|Publication number||US6035634 A|
|Application number||US 09/246,847|
|Publication date||Mar 14, 2000|
|Filing date||Feb 9, 1999|
|Priority date||Feb 9, 1999|
|Also published as||DE69937501D1, DE69937501T2, EP1153224A1, EP1153224A4, EP1153224B1, EP1867887A1, US6341621, WO2000047909A1|
|Publication number||09246847, 246847, US 6035634 A, US 6035634A, US-A-6035634, US6035634 A, US6035634A|
|Inventors||Myron D. Tupper, Bill Gallentine|
|Original Assignee||Latch-Tool Development Co. Llc|
|Export Citation||BiBTeX, EndNote, RefMan|
|Patent Citations (28), Referenced by (12), Classifications (19), Legal Events (12)|
|External Links: USPTO, USPTO Assignment, Espacenet|
1. Field of the Invention
The present invention relates to manually actuated, hydraulically operated tools of the type having working elements such as jaws or cutters which close over a workpiece. More particularly, the invention relates to a hand tool having a hydraulic circuit contained entirely within a housing containing two pistons. One piston converts manual input force to fluid pressure. The other piston converts fluid pressure to output force for imposing on the work. The tool enables three speeds of closure of jaw or corresponding tool movement at one input speed.
The field of endeavor most likely to benefit from this invention is the construction industry in that the device is specifically intended for use in creating effective hand tools which are often used in the building trades. However, the general fields of mechanical assembly and automotive repair could also benefit from the apparatus herein disclosed. For example, any process requiring crimping, bending, punching, cutting, pressing, etc. could significantly benefit from the performance characteristics of the instant hydraulic tool.
It can be appreciated that the potential field of use for this invention are myriad and the particular preferred embodiment described herein is in no way meant to limit the use of the invention to the particular field chosen for exposition of the details of the invention.
2. Description of Related Art
Gripping, clamping, pressing, and punching tools frequently employ hydraulic circuits for actuating solid moving parts of the tool. Hydraulics are quite practical to magnify manual force which can be applied to a work piece. Magnification of force is readily accomplished by varying respective areas of driving and driven components, such as a pump plunger and a driven piston, subjected to fluid pressure. Overpressure relief valves and manual release valves are also easily incorporated into hydraulic circuitry. However, the incorporation of such valving features has previously added considerable expense and complexity to the mechanism. This expense has been a major reason that small hydraulic hand tools have not achieved widespread success in the marketplace.
Thus, there is a need to provide hydraulic tool of reduced complexity and thus of reduced cost.
Furthermore, when a conventional manual hydraulic tool, such as an automotive jack, is designed to develop great force it requires a large input stroke (or many smaller such strokes) to generate a small output motion. This is tedious and wasted motion during the period when a magnified output force is not needed. For example, when a tool has not yet engaged its work, it is wasteful to have to provide very long (or very many) input strokes to move the tool a very small distance toward its eventual working position. Most prior art hydraulic hand tools are designed to provide only one mode of operation, that being intended for applying great force after the point of contact with the work piece. When initially positioning the tool to the work, pumping a small volume of fluid per stroke so as to develop high pressure for operating the tool is pointless when no significant output resistance is encountered.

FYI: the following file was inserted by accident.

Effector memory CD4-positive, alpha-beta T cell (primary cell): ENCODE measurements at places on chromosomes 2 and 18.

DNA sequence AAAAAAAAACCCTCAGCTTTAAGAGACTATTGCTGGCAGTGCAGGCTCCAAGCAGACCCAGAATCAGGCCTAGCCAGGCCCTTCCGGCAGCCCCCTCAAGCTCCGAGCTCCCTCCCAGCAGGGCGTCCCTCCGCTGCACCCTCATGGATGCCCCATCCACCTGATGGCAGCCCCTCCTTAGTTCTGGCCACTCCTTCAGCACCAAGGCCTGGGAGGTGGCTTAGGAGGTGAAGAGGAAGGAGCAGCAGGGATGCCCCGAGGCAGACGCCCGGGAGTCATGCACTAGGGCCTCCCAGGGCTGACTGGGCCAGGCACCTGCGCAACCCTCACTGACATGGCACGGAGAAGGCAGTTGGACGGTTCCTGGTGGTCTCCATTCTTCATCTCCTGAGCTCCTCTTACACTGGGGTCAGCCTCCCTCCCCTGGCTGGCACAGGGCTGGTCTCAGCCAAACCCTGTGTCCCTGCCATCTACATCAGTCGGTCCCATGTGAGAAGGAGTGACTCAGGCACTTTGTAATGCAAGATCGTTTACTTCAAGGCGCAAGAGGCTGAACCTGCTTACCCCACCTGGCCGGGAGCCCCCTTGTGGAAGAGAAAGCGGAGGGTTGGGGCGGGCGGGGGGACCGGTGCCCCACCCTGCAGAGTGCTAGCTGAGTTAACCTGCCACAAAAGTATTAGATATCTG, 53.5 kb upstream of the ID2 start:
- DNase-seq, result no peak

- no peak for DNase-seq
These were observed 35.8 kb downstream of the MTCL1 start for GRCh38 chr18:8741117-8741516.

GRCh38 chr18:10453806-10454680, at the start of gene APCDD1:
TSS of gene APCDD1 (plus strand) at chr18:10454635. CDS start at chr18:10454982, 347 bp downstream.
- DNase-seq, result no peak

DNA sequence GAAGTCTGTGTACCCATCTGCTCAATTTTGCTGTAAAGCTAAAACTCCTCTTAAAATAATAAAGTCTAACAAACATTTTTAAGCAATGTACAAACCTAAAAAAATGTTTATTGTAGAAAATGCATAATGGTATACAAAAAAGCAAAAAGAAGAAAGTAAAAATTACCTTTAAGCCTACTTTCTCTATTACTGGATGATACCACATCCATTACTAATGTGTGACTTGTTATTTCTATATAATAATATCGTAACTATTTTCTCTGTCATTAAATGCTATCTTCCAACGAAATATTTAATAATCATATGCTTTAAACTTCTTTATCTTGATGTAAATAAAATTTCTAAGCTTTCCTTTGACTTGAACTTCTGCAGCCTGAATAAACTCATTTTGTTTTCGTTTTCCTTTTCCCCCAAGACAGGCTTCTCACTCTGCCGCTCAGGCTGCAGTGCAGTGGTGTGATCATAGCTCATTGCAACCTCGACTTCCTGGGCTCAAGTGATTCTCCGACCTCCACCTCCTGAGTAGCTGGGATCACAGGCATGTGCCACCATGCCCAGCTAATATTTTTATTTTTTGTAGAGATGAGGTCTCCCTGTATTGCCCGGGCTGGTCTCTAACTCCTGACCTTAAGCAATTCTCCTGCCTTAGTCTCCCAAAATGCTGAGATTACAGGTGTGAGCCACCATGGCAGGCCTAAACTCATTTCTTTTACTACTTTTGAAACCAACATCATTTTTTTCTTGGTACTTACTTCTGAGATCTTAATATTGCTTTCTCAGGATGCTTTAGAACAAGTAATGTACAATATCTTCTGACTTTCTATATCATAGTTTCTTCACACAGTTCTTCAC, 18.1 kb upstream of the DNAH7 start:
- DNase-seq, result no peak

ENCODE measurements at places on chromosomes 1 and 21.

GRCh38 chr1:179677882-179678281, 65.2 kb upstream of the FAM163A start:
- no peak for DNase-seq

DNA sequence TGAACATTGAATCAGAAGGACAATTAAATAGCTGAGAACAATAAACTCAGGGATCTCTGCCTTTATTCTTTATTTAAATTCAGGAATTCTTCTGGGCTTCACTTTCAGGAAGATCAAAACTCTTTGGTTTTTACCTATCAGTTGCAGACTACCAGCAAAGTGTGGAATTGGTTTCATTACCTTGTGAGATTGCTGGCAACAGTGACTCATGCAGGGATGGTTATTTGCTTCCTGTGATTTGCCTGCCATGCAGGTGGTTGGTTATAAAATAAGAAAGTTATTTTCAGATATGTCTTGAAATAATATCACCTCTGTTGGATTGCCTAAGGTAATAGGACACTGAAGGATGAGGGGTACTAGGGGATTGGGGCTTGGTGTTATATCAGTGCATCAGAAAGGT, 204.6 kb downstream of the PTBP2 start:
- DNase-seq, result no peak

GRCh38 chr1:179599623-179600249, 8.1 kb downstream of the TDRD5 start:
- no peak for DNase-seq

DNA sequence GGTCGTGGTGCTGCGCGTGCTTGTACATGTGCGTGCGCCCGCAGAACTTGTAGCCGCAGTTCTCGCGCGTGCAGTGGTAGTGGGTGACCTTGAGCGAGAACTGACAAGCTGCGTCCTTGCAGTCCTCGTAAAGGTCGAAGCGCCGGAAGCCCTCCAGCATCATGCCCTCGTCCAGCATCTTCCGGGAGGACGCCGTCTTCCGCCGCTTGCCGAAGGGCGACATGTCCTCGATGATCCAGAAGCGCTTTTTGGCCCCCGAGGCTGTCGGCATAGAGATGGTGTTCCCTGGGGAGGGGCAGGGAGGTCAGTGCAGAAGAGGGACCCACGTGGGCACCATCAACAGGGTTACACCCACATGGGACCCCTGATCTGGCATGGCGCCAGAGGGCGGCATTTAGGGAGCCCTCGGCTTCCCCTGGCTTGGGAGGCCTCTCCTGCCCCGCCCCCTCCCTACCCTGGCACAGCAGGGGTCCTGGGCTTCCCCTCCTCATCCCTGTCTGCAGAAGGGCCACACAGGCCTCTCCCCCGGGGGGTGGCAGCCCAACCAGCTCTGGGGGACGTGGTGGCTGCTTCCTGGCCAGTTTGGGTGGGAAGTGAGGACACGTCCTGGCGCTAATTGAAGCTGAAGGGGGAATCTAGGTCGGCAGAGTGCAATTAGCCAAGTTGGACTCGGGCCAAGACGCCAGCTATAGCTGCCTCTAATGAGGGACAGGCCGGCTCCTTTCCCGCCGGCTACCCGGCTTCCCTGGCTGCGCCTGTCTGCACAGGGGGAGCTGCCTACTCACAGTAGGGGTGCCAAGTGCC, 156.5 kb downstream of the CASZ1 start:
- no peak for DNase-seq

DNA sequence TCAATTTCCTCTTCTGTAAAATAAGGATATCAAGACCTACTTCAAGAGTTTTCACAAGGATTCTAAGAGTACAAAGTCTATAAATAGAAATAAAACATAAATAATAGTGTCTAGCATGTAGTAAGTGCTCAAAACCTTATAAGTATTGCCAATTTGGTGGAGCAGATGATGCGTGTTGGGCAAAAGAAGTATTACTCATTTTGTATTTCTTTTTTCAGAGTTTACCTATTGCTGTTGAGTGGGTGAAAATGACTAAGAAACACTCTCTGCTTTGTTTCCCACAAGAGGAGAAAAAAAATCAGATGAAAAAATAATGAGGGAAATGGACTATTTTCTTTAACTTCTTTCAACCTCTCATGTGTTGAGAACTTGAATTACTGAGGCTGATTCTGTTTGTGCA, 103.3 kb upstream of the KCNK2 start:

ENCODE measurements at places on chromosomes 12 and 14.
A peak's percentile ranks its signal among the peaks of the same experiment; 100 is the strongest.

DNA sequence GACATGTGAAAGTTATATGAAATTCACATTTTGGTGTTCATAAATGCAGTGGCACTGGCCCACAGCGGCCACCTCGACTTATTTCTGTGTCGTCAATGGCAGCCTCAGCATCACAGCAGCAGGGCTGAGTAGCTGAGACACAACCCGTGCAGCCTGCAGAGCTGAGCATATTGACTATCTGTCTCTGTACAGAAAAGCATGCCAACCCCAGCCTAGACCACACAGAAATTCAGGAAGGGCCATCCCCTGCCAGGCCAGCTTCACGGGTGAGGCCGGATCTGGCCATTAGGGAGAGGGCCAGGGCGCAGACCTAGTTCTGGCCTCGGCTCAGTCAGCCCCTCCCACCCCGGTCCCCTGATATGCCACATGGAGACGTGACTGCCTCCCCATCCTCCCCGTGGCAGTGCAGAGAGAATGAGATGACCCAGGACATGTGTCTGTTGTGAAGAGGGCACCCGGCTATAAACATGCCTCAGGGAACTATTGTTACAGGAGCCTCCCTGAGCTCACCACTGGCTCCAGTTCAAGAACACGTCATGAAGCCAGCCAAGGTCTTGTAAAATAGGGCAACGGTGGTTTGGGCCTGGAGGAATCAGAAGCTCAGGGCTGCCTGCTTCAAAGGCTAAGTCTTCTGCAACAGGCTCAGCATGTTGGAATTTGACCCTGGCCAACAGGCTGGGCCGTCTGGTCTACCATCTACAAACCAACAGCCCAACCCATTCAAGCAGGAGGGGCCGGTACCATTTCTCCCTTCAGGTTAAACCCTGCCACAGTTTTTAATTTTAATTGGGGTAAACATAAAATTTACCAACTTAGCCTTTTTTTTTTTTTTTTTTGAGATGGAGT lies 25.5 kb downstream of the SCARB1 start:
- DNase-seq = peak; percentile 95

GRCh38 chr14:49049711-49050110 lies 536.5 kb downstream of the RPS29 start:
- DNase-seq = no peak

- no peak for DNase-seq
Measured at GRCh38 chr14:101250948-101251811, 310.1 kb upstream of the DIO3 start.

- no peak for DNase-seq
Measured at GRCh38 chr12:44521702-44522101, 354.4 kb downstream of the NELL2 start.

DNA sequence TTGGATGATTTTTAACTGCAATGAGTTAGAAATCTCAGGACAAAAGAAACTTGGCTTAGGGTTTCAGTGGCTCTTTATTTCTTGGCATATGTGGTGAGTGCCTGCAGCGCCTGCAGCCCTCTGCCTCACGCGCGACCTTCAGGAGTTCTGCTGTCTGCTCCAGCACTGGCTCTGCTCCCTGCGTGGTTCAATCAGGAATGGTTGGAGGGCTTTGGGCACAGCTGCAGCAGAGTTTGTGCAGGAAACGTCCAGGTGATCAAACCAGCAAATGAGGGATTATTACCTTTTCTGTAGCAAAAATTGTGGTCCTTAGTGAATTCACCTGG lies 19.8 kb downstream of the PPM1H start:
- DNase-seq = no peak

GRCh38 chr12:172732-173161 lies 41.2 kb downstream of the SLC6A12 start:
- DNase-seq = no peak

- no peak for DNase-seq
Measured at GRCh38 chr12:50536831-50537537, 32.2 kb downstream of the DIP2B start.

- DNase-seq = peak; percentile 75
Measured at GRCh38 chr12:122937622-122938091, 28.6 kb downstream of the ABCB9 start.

Thus, there is a further need to provide not only a tool which could rapidly advance the driven piston to a working piston with minimal mechanical input, but also which hydraulically magnifies the mechanical input to impart very high output forces once the work is engaged.
An object of the present invention is to fulfill the needs referred to above. In accordance with the principles of the present invention, this objective is obtained by providing a hydraulic device including a housing. A bulkhead is disposed in the housing. A pump piston is provided in the housing and has first and second end surfaces with the second end surface of the pump piston and surfaces of the housing and of the bulkhead defining a pumping chamber. The pump piston is constructed and arranged to move within the housing to develop pressure on fluid in the pumping chamber. The first end surface of the pump piston and surfaces of the housing define a pump reservoir chamber. A ram piston is provided in the housing and has first and second end surfaces with the first end surface of the ram piston and surfaces of the housing and of the bulkhead defining a drive chamber. Connecting structure is associated with the bulkhead to communicate the pumping chamber with the drive chamber so that fluid pressure developed in the pumping chamber may be exerted on the first end surface of said ram piston. A barrier is provided in the housing between an end of the housing and the ram piston. Surfaces of the housing, the barrier and the second end surface of the ram piston define a ram reservoir chamber, and surfaces of the second end of the housing and of the barrier define an accumulator chamber. Passage and valve structure is associated with the barrier to selectively permit fluid to flow from the ram reservoir chamber to the accumulator chamber and from the accumulator chamber to the ram reservoir chamber. Passage and valve structure is associated with the ram piston to permit fluid flow from the ram reservoir chamber to the drive chamber. Passage and valve structure is associated with the pump piston to selectively permit fluid flow from the pump reservoir chamber to the pumping chamber and from the pumping chamber to the pump reservoir chamber. Communication structure fluidly communicates the accumulator chamber with the pump reservoir chamber. The communication structure, the connecting structure and the passage and valve structures are constructed and arranged to permit movement of the ram piston selectively at three speeds with corresponding magnitudes of force relative to a single speed of the pump piston.